The heterogeneous nature of the NSFC population just before transfection was demonstrated by immunolocalization of fixed triton-treated cells. More than 97% of the cells were β-tubulin III+ and peripherin+; 43.6% ± 3.5% were nestin+ in the absence of triton; 25.4% ± 1.9% were A2B5+; and 67.3% ± 5.2% were NCAM+ before transfection in DF-BNM. In contrast, no cells were detected that were reactive for galactosylceramide (GalC), myelin basic protein (MBP) (an oligodendrocyte marker), glial fibrillary acidic protein (GFAP) (an astrocyte marker), OX42 (a microglia marker), a mature neuron marker (NeuN), vesicular acetylcholine transporter (VAChT), choline acetyltransferase (ChAT), acetylcholine, tyrosine hydroxylase, the rate-limiting enzyme for the synthesis of dopamine (TH), Olig2, Ngn2, HB9, or Isl1/2 (data not shown). No differences in phenotypic expression were detected between cells selected from the two different lines used in these studies.

NSFCs Transfected with Ngn2-HB9 Had Increased Expression of Mature Neuronal and Motoneuronal Markers and Elevated Neuritogenic Activity

To examine the phenotypic expression of NSFCs after transfection and selection, representative cultures and controls were compared. Nontransfected NSFCs or those transfected with lipofectamine alone died within 1 week after selection with 50 μg/ml G418 and/or 50 μg/ml hygromycin. Furthermore, there was no difference in cell viability between the various experimental groups, as determined by the MTT assay (data not shown). Transfection with control vectors, single genes, or Olig2-Ngn2 combined with RFS treatment resulted in no morphologic changes compared with RFS treatment alone or as indicated for Olig2-EGFP, Ngn2-EGFP, HB9-EGFP alone, or Olig2-Ngn2 (Figs. 1A–1F, 2). In contrast, the morphology of NSFCs transfected with both Ngn2 and HB9 and selection combined with RFS treatment of 7 days underwent dramatic changes that resulted in a phenotype characteristic of neurons (Figs. 2A, 2B). Immunofluorescent analysis demonstrated that NSFCs transfected with Ngn2-HB9 combined with the RFS treatment had expression rates of greater than 97% for each of the following: Ngn2 (Fig. 3A), HB9 (Fig. 3B), β-tubulin III (Fig. 3C), and peripherin (data not shown). Increased expression was also noted for the neuronal markers NF68 (Fig. 3D), NF160 (Fig. 3E), NF200 (Fig. 3F), NeuN (Figs. 2A, 4A), and ChAT (Fig. 4B) and the motoneuronal transcription factor Isl1/2 (Figs. 2A, 4C). In contrast, the expression of nestin and BrdU labeling was decreased (Figs. 2B, 4D, 4E); no markers for other cell lineages were detected, including GalC (data not shown), MBP, GFAP, or OX42 in the transfected cells (Figs. 4F– 4H).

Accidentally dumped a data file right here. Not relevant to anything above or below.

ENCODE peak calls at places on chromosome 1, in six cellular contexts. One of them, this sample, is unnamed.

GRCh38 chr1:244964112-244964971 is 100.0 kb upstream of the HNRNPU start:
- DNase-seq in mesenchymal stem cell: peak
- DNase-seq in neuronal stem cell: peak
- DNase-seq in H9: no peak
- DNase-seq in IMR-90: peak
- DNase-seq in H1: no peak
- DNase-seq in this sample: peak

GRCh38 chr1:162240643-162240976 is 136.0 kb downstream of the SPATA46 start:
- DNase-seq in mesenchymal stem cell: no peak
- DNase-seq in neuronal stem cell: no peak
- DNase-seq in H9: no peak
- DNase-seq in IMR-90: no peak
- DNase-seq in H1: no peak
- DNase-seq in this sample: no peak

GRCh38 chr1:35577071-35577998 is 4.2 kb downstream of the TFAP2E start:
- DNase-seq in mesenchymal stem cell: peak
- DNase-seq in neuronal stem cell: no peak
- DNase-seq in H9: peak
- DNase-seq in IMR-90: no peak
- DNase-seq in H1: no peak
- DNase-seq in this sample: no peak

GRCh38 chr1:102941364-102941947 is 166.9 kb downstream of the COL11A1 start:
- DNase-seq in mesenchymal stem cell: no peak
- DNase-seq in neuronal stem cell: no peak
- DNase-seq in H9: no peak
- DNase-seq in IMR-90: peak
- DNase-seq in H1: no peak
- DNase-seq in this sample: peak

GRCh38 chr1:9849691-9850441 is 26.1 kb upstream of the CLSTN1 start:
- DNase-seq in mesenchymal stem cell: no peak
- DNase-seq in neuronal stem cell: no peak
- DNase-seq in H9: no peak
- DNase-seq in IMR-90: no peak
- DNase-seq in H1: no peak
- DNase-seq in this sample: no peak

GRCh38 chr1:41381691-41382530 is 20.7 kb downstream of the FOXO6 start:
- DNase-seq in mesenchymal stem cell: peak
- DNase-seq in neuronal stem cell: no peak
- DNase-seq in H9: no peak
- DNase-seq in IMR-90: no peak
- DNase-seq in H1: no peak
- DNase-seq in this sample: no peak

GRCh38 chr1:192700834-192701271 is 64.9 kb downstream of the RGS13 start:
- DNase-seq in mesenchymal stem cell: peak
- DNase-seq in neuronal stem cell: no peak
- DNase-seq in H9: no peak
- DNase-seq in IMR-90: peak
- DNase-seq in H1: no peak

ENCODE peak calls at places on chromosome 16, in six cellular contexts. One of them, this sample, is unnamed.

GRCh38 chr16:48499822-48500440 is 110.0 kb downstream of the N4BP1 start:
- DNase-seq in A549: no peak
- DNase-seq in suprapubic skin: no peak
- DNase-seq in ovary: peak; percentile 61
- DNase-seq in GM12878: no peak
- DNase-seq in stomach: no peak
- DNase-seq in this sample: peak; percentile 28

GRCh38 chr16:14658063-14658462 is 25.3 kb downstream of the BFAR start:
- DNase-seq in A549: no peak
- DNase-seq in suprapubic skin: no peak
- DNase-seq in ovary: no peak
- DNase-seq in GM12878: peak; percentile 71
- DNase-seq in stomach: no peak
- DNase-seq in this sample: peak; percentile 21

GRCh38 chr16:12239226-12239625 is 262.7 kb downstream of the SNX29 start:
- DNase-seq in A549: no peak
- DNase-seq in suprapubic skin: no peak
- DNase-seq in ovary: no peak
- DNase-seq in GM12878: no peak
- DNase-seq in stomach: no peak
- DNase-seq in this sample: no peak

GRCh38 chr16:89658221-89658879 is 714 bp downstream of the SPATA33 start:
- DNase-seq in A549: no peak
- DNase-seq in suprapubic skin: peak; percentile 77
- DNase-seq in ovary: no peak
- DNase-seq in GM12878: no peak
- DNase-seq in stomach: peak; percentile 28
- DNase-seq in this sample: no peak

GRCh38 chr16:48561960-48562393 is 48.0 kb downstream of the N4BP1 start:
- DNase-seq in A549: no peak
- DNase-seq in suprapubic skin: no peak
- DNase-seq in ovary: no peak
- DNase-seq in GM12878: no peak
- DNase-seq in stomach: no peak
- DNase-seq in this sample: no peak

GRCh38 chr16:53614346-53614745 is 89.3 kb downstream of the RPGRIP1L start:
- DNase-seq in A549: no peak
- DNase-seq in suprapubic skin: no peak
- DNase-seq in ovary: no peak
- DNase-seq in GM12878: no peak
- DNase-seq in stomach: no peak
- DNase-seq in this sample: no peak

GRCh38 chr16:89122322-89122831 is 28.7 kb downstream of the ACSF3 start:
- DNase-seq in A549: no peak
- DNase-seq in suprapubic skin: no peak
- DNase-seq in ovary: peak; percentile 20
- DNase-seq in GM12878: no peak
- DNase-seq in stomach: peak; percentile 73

Furthermore, the neurite lengths and numbers of NSFCs were increased after transfection, selection, and treatment with RFS compared with cells exposed to RFS without transfection (p < .01).

Western Blot Analysis of the Effects of Transcription Factors Olig2, Ngn2, and HB9 on the Neuronal Lineage Restriction of NSFCs

Although no Olig2+ cells were detected by immunohistochemistry, Western blot results indicated the presence of a low level of endogenous Olig2 expression in the groups without transfection with Olig2 (Figs. 5A, 5B). However, the expression of Olig2 was much higher after transfection with Olig2 (Figs. 5A, 5B). Similarly, the expression of Ngn2 and HB9 was detected after transfection with Ngn2 and HB9, respectively (Figs. 5A, 5B). The neuronal phenotype induced by the transcription factor Ngn2-HB9 was further confirmed by Western blot analysis. In NSFCs cultured in defined medium (DFBNM, controls) or transfected by control vectors, Olig2-EGFP, Ngn2-EGFP, HB9-EGFP alone, or Olig2-Ngn2 with the RFS treatment, VAChT, ChAT, and TH were not increased compared with cells exposed solely to RFS (Figs. 6A, 6B). However, in the cells cotransfected with both Ngn2 and HB9 with the RFS treatment, the expression was increased (p < .01, Figs. 6A, 6B) and VAChT+ (37.6% ± 3.8% to 41.2% ± 3.9%) and ChAT+ (34.8% ± 3.2% to 36.9% ± 3.3%) cells were increased compared with RFS treatment alone (VAChT+, 16.8% ± 1.4%; ChAT+, 14.1% ± 1.2%). Furthermore, no TH+ cells coexpressed VAChT or ChAT (Supplemental Table 2).

Olig2 Can Mimic the Effects of Ngn2 in Inducing Neuronal Phenotype in Collaboration with HB9

Despite the low level of expression of Olig2, there was a strong induction of Ngn2 expression after transfection with Olig2 (Figs. 5A, 5B). Because a high level of expression of Ngn2 in collaboration with HB9 could induce increased expression of neuronal antigens and neurite formation of NSFCs when combined with the treatment of RFS, Olig2 and HB9 cDNAs were introduced into NSFCs to determine whether they could mimic the effects of Ngn2-HB9. Immunohistochemistry and Western blot results confirmed the expression of Olig2 and HB9 after transfection with Olig2-HB9 (Figs. 5A, 5B, 7A, 7B). Cotransfection with Olig2-HB9 in combination with the RFS treatment induced the expression of neuronal markers NeuN, VAChT, ChAT, and TH and the motoneuronal marker Isl1/2 (Fig. 2A, 2B, 6A, 6B, 7C), as well as increased neurite lengths (p < .05) and numbers (p < .01). In contrast, the expression of nestin and BrdU labeling were decreased (Figs. 2A, 2B).